Roughly 15 minutes into Honk for Jesus. Save Your Soul, I found myself blurting out a thought I would repeat multiple times throughout the film: “Oh, she hates him. She fucking hates him!”

The duo in question are Lee-Curtis and Trinitie Childs—played by Sterling K. Brown and Regina Hall, respectively—a Baptist pastor and his ride-or-die wife who are struggling to reclaim their flock after a devastating scandal. Adamma Ebo’s satirical comedy, which premiered at the 2022 Sundance Film Festival, wears its evaluation of the megachurch supercouple on its expensive, immaculately pressed sleeve. From their Prada-heavy wardrobe (and Trinitie’s thousand-dollar hats) to the production effects Lee-Curtis proudly says his place of worship pioneered, the Childs’ excess feels like something akin to HBO’s The Righteous Gemstones—another dramatic comedy that targets these exploitative religious institutions’ deluded self-righteousness.

Look a little more closely, though, and you’ll discover the tragicomedy lurking underneath the expensive suit—an exploration of religion, narcissism, and self-alienation that holds space for some complicated realities.

The formula might not have worked with another pair of actors leading the charge. Hall’s gift for expressive, fourth-wall-breaking stares complements Brown’s bombastic power behind the pulpit. The pair’s chemistry is fantastic, even (and perhaps especially) when they’re at odds, and the actors’ shared zest for taking their characters’ ridiculousness to the max is a delight (case in point: a scene in which a frustrated Trinitie resentfully listens to her husband rapping along to Crime Mob’s “Knuck If You Buck”—only to join in anyway).

As for the scandal rocking the Childs’ world, we learn that Lee-Curtis was accused of sexual misconduct by multiple young, male former congregants—and the longer we observe the pastor’s response, the more fascinating his wife’s pent-up fury becomes. Perhaps that’s why the crew filming a documentary about the couple simply will not leave her alone.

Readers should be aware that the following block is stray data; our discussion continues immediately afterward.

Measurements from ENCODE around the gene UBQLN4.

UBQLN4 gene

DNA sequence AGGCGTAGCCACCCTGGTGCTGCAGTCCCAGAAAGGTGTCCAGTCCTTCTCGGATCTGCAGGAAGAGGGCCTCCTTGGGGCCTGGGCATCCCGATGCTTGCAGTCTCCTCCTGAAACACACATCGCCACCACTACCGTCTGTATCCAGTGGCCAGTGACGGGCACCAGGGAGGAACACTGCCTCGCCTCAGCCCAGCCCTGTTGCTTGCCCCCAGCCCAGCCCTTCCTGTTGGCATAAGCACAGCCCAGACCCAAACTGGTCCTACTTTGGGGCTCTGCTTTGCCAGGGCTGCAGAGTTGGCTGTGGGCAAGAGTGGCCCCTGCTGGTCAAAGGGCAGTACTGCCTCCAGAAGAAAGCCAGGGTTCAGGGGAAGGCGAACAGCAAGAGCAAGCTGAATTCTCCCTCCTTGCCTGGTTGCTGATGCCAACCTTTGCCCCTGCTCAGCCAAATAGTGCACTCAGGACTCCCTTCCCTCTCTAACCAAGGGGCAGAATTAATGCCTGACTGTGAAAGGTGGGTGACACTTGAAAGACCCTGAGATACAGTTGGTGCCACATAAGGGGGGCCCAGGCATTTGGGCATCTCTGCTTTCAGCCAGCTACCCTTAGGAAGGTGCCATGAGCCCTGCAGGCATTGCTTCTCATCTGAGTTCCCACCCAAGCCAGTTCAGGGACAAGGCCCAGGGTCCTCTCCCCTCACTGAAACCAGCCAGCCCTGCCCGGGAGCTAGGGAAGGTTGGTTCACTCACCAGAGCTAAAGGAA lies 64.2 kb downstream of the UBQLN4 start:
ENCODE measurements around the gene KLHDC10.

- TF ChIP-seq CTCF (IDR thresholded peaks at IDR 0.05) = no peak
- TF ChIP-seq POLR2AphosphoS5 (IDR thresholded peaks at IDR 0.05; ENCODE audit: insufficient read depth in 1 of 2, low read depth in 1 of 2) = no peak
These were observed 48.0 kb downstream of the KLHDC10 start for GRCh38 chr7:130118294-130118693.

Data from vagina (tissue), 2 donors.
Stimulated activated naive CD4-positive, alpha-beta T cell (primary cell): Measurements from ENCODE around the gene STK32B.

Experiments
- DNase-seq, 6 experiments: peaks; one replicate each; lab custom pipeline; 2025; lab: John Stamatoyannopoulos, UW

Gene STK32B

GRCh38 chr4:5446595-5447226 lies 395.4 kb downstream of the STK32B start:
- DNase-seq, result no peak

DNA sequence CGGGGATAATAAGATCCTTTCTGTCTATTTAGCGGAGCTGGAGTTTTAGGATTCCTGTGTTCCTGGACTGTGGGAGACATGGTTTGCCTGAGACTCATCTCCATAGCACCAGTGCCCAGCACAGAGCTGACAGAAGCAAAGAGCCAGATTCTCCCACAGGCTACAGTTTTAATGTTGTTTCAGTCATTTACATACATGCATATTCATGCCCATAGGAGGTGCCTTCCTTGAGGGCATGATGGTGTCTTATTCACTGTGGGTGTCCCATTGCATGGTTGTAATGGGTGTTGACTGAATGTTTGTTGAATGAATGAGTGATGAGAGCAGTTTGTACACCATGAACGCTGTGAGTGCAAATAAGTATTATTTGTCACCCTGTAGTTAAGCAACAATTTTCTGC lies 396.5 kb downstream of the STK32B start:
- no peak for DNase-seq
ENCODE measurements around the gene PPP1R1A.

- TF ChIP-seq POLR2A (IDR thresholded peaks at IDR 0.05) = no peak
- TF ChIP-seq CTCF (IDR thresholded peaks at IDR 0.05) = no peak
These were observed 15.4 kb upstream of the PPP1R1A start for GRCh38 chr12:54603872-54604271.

Honk for Jesus unfolds largely as a mockumentary created by a mostly silent director named Anita (although we do eventually hear her, the fictional director never enters the frame). Trinitie resents Anita’s constantly rolling cameras and “fly on the wall” approach from the beginning, and over time, it’s easy to see why. With each forced smile, each evasive and dissembling response about Lee-Curtis’ misdeeds, the fury quivering in Hall’s eyes intensifies. She’s spent years, it seems, performing both for the congregation and for her husband, playing the well-worn role of a loyal First Lady whose most unshakeable faith rests not in the Lord, but in the man sitting on the matching throne by her side.

She’s spent years … playing the well-worn role of a loyal First Lady whose most unshakeable faith rests not in the Lord, but in the man sitting on the matching throne by her side.

And now, here come Anita and her cameras—yet more people for whom Trinitie must put on a show. There’s also a new, competing megachurch opening on Easter Sunday, the same date the Childs’ church is scheduled to rise again and reopen services after the scandal. So the stakes of Trinitie’s performance are about as high as the heavens.

Honk for Jesus knows better than to frame Trinitie’s grief as empathetic. She’s an accessory to her husband’s misconduct and an enabler—a fact neither Anita, nor her documentary, nor the film that contains them, ever forgets.